At first, The Debt is reminiscent of heist movies, more specifically Ocean’s 8 and its cast of kickass women, but as the story develops, the light and fun feeling evaporates into a much darker story.
A lot of what El knows as a con artist, she learned from Ruby, who took her under her wing as a teenager. So when Ruby asks El for a favour, saying no isn’t an option. The favour turns into a much bigger, much more personal, and much more perilous job.
Told mostly from El’s point of view, with a few press clippings and some scenes recounted by other characters, The Debt begins in a seemingly straightforward manner but, very quickly, twists multiply. While I found all the characters fascinating and wish I could write about them all without spoiling, the real star of the book is the plot. It’s intricate and unreliable in the best way, nothing is what it seems and danger hovers all along. The pace is excellent and my heart kept beating faster and faster as the story developed. The bad guy is truly terrifying, and since I don’t often recommend books with violence, be aware that this is one. There’s nothing gratuitous about it however, it’s necessary for the story and brings insight into both the villain and the women going after him.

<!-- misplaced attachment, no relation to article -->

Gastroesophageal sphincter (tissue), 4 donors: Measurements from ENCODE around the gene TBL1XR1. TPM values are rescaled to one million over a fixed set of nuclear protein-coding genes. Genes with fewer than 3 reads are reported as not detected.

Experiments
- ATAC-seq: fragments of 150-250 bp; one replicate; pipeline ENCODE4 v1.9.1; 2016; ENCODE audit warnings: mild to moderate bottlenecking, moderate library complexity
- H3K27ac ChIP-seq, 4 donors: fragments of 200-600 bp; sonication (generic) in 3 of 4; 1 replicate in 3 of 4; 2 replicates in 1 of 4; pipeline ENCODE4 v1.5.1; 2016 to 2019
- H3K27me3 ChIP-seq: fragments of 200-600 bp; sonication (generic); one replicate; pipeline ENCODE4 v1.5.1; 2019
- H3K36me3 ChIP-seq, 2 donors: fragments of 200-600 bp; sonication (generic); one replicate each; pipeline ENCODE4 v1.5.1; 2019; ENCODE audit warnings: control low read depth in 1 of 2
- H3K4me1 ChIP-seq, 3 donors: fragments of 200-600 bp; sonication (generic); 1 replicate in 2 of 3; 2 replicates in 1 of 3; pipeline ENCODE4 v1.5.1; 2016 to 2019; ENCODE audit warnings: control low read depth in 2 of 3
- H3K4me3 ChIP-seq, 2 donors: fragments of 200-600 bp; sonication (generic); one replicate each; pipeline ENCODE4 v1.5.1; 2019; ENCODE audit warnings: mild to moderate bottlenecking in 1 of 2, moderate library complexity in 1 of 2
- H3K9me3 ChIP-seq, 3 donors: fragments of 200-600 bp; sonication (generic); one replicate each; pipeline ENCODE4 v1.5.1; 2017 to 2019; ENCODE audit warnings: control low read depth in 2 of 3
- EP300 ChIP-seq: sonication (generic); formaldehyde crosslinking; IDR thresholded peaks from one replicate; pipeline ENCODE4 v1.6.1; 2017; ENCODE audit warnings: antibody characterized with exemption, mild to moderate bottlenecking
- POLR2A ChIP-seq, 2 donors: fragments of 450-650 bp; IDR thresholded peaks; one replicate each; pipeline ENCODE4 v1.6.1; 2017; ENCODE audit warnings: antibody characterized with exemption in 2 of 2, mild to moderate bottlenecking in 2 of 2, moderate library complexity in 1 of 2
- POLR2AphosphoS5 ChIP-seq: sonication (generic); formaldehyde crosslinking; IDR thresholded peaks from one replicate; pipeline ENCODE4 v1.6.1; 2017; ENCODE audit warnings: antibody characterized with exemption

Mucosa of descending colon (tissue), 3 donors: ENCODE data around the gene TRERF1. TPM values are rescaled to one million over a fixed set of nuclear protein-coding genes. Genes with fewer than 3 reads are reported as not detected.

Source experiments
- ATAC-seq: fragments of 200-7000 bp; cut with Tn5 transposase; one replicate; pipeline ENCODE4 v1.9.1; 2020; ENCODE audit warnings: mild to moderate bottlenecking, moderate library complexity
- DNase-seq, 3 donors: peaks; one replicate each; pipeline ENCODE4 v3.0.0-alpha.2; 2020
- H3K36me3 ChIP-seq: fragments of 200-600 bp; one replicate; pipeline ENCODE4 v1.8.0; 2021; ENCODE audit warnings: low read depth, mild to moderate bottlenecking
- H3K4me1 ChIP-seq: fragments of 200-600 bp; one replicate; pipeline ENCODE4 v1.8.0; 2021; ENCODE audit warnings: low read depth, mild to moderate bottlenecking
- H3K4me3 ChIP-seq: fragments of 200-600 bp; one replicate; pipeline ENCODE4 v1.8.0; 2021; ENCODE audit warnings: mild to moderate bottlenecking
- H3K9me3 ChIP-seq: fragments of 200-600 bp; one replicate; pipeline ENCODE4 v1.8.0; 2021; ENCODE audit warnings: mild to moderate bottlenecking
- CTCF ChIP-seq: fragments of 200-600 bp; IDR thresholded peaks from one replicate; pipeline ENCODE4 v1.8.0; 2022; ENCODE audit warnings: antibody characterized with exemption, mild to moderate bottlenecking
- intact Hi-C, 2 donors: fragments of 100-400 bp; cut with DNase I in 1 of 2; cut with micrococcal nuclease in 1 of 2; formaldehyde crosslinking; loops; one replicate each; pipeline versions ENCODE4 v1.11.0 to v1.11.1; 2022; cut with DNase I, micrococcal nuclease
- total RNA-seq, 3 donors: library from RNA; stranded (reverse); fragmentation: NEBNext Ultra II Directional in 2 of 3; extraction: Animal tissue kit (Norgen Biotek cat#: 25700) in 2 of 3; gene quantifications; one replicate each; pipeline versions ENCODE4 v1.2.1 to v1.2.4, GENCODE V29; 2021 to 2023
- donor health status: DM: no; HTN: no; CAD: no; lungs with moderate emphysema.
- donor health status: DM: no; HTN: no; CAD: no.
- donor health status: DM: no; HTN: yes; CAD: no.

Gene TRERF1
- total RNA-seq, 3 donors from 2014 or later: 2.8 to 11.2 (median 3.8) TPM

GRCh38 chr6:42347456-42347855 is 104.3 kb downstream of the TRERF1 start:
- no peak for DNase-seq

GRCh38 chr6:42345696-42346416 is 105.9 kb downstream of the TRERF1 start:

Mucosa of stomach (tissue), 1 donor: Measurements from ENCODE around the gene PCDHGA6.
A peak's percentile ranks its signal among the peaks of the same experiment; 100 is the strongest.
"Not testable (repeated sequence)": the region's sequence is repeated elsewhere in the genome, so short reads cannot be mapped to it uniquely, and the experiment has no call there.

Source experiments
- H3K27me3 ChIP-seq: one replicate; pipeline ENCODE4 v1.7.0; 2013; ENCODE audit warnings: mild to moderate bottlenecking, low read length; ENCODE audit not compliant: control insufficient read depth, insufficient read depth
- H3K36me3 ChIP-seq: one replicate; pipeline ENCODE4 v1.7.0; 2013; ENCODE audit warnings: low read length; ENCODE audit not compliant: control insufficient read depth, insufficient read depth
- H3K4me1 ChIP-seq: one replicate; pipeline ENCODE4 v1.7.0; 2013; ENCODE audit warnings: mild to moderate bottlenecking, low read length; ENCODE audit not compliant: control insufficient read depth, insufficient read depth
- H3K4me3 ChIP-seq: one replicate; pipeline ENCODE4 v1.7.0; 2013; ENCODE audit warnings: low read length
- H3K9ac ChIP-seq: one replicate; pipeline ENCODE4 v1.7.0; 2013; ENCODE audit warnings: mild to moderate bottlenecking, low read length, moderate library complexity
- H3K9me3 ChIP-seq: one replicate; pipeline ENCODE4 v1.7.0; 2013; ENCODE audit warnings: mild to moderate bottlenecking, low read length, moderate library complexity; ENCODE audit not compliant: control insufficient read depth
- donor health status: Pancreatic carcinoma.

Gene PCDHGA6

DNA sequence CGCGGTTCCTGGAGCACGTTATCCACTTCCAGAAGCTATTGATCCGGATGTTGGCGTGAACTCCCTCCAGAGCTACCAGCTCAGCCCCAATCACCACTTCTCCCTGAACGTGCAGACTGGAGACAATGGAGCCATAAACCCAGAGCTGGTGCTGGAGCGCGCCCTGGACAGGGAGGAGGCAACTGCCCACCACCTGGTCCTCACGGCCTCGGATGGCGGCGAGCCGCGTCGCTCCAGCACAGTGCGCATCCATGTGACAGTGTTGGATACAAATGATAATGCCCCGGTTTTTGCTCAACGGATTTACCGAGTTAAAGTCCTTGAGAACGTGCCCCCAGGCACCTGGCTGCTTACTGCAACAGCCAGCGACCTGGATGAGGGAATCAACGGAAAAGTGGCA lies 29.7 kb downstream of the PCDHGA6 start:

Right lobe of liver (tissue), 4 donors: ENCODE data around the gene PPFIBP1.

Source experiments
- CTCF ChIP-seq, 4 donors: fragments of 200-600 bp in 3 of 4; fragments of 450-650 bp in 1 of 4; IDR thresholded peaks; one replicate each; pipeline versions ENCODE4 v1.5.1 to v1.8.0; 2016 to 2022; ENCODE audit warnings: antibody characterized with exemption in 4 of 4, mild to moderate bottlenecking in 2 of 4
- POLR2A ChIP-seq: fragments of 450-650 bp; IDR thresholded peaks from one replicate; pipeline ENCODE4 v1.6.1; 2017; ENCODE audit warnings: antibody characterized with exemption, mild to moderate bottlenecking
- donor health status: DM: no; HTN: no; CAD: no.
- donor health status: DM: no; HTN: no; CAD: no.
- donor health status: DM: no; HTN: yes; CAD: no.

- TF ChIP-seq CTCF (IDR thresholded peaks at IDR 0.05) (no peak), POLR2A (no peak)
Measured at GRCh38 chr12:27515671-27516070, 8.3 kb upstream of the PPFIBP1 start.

I’m going to need a lighter read after this but the next books in the series are going on my TBR right away.
The Debt @ amazon